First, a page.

In the mid-1850s the founding members of the GOP choose the name "Republican Party" in part as tribute to Thomas Jefferson and James Madison. That was the name commonly referred to the party they created in 1796. But in our times, conservative forces in the Texas Board of Education (linked to the GOP) managed to erase Thomas Jefferson from a list of figures whose writings inspired revolutions in the late 18th century and during the 19th century.
The memory of Jefferson -one of the main contributors of the US Constitution- was nullified from social studies books, expressly because he coined the term “separation between church and state”, which is one of the foundational and most healthy political principles of the United States. In the Bill of Rights, that principle is organically linked to the freedom of speech. Therefore, and although Jefferson's phrase is not quoted in the Federal Constitution, the document clearly declares that "Congress shall make no law respecting an establishment of religion, or prohibiting the free exercise thereof". Yet, Newt Gingrich, one of the main figures in the GOP, denounced President Obama for running a "secular machine". But, legally, part of the President's job is to run a secular government, so what's the problem there? Besides, the President is the leader of the government, not a pope, bishop, minister, rabbi, imam, and much less a satanic priest.
The political dictum of the separation of church and state in the US Constitution, is not only the crystallization of Enlightenment's ideals, but also a practical approach to the concrete realities of the nation at that time. The US Constitution didn't proclaim a national religion, nor adherence to any particular religious institution, because a mosaic of Christian, non-Christian faiths and non-believers coexisted in the new nation. The institutionalization (or the "jamming down our throats") of a unique faith, could have crippled the development of the new Republic, or even worst, abort the political experiment at birth. Hence, the need of the new State and the commonsense decision of its framers, to guarantee the right to worship or not to all; and so, assumed a "hands-off-religion" approach unlike other Republics before and after the onset of the US.
The people who now resent, loathe and show disdain for the principle of the “separation between church and state”, are denying and renouncing their own rights and freedom, as much are contradicting the foundational ideals of the party they pretend to represent. Even worst, they call themselves nationalists as they stomp over one the basic republican principles of this nation. In their path, they also stride over another principle which states that in a government made up as a Constitutional Republic, the Rule of Law and clearly defined constitutional principles, dictate the administration of government.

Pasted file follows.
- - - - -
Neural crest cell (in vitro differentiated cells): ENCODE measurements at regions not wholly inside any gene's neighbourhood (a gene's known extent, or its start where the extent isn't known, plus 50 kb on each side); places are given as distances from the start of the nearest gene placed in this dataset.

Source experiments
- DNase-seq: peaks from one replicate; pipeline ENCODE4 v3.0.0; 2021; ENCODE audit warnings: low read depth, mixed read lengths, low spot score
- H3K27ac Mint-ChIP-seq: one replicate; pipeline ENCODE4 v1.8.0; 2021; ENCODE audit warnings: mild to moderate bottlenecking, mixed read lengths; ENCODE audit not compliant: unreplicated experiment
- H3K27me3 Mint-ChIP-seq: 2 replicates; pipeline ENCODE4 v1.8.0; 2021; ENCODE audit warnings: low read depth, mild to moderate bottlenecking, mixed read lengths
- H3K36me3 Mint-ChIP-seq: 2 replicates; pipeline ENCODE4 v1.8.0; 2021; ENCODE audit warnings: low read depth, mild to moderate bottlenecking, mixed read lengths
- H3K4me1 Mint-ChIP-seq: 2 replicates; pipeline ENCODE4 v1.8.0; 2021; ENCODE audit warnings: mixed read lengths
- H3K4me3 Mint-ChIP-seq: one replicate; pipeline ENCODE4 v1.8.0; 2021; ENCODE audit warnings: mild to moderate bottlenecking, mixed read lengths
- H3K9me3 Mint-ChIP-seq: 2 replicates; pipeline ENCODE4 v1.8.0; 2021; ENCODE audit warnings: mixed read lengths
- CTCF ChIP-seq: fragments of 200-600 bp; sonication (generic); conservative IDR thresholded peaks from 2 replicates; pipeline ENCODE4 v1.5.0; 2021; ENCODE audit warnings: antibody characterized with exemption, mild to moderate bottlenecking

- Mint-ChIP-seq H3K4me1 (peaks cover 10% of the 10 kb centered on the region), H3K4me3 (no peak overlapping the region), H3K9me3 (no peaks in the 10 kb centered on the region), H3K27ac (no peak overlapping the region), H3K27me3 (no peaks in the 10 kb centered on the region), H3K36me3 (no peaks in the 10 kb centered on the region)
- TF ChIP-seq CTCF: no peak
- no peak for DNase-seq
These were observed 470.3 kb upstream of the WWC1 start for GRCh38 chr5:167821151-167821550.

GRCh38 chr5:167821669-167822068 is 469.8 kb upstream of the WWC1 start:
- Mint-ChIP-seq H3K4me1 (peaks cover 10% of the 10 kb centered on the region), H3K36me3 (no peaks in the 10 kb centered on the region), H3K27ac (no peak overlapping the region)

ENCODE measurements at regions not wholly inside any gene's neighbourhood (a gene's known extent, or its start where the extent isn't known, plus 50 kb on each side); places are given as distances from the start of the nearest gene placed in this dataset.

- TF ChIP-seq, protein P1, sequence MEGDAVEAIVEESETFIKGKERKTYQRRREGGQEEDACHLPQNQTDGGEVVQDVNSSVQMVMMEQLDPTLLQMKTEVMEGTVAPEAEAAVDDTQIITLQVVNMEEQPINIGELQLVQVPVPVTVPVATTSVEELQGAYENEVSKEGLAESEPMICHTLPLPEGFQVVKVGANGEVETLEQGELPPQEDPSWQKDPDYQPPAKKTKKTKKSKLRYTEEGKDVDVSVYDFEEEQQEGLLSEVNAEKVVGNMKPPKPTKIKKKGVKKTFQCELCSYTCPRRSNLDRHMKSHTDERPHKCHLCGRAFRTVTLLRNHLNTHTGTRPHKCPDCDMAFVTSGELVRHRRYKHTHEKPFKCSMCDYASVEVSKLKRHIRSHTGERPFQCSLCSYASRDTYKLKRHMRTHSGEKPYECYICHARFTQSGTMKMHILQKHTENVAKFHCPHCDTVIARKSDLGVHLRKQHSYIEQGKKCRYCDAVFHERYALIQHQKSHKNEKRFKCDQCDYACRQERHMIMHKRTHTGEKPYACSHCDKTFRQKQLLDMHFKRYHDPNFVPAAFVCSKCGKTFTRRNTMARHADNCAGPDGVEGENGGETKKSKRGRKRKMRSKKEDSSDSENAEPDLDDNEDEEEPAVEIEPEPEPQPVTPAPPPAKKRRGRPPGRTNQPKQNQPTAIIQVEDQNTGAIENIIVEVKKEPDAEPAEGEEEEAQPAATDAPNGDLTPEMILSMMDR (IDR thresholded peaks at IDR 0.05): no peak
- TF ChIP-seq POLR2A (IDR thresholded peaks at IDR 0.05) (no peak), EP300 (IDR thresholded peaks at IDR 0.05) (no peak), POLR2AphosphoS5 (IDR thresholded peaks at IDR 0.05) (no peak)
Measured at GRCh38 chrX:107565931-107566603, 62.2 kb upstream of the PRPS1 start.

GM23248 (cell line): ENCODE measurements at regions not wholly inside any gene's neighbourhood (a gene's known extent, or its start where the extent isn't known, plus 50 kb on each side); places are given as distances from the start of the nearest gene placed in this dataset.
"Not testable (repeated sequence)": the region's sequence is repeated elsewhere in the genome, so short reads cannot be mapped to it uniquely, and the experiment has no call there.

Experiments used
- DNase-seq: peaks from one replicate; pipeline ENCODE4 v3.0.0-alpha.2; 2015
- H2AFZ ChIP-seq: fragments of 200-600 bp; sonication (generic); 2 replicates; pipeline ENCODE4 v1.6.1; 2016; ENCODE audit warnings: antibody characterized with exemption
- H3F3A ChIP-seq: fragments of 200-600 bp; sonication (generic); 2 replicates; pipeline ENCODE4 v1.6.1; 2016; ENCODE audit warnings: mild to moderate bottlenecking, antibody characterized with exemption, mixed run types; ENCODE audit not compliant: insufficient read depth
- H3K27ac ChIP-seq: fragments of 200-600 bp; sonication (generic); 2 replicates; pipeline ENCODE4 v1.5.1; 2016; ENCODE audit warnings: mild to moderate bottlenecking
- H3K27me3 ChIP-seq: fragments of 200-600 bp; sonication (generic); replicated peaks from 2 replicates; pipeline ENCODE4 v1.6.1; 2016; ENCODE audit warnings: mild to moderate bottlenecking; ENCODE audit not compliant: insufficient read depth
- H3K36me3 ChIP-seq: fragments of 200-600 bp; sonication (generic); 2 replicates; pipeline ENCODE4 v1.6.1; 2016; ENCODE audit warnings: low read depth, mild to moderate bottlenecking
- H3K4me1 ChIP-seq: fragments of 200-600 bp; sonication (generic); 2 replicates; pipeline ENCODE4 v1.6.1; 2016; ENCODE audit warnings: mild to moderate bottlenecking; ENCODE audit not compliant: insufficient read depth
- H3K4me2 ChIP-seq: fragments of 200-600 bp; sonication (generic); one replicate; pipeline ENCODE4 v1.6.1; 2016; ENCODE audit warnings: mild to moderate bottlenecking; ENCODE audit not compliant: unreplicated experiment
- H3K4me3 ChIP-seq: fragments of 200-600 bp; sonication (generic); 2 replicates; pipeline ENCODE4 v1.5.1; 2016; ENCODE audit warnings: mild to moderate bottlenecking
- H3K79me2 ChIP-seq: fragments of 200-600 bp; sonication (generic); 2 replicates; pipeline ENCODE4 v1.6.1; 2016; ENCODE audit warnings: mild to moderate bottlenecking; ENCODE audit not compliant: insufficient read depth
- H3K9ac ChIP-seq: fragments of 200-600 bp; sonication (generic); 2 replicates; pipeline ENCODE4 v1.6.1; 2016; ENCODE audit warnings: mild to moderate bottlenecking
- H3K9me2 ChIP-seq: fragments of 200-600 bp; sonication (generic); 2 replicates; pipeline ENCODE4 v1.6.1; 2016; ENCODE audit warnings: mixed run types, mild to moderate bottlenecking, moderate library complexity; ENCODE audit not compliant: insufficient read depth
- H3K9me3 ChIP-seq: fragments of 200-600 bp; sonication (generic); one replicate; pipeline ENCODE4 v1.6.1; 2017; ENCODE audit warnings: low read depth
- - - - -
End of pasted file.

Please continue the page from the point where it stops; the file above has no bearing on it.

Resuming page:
Contemporary views on the GOP
On the other hand, GOP's name, also evoked 1776's republican values of civic virtue and opposition to aristocracy and corruption. Hence, the party created by Jefferson and Madison, favored the interests of the yeoman farmer over merchants, bankers, industrialists, and other bountiful interests.
In our times, Republican leaders oppose to an equal, broad and just access to health care services, mainly because it may hurt the interests of corporations or is against the ideology of freedom of enterprise. Yet the inequalities, inadequacies and "liberties" of the health care system have opened the doors for America’s middle and lower classes' struggle to pay higher premiums, deductibles and co-payments (if they can afford a coverage at all); skyrocketing prices for prescriptions and health insurances; individual, family and small business bankruptcies; deterioration of health and as a consequence, the loss of lives.
In detriment of America's (shrinking) middle class and (increasing) lower classes -and even against common sense- they advocate: huge tax-cuts to the affluent; the deregulation of big business and laissez faire for Wall Street; the leniency of labor laws and consumer protection; and the impairment of worker's and consumer's rights. All of this, while they champion for broader State's intervention in the life of individuals (like with the efforts to ban abortion rights and gay marriages) and defend a pure laissez faire for corporations (which now even have some of the political rights of a citizen).
Clearly, today's GOP political rhetoric and policy, privilege contemporary "merchants" (big consumer chains, insurance companies, etc.), bankers (and investors), industrialists (oil, coal and others) and other bountiful interests (who cover themselves with the mantle of freedom of enterprise and speech). Now they advocate a corporate welfare approach from the government, instead of championing for a government "from the people, by the people and for the people". That's a huge detour from the evoked principles of Jefferson's and Madison's Republican party.
In this light, Mickey Edwards, a former prominent Republican congressman, former national chairman of the American Conservative Union, a founding trustee of the Heritage Foundation, and the author of the book (Oxford University Press, 2008), have said: Reclaiming Conservatism: How a Great American Political Movement Got Lost--And How It Can Find Its Way Back
So-called conservatives, they [sic] have abandoned true American conservatism--which is properly focused on limited (not small) government, individual liberty, and prudent governance--and have instead become the champions of wiretapping, government secrecy, federal deficits, questionable wars, and a nasty kind of politics that even questions the patriotism of those who disagree with their policies.
The Republican Party long stood for the principles at the heart of the American Constitution, including a belief in the wonderful possibilities of self-government (instead of the anti-government rhetoric it has since embraced). It celebrated ideas instead of the rabid anti-intellectualism it has come to cherish. It celebrated diversity (Barry Goldwater argued that there was no such thing as a merely common man) rather than demanding sameness in religion, values, and beliefs. The Republican Party does not need to re-invent itself--it merely needs to remember what it once was.
To be continued...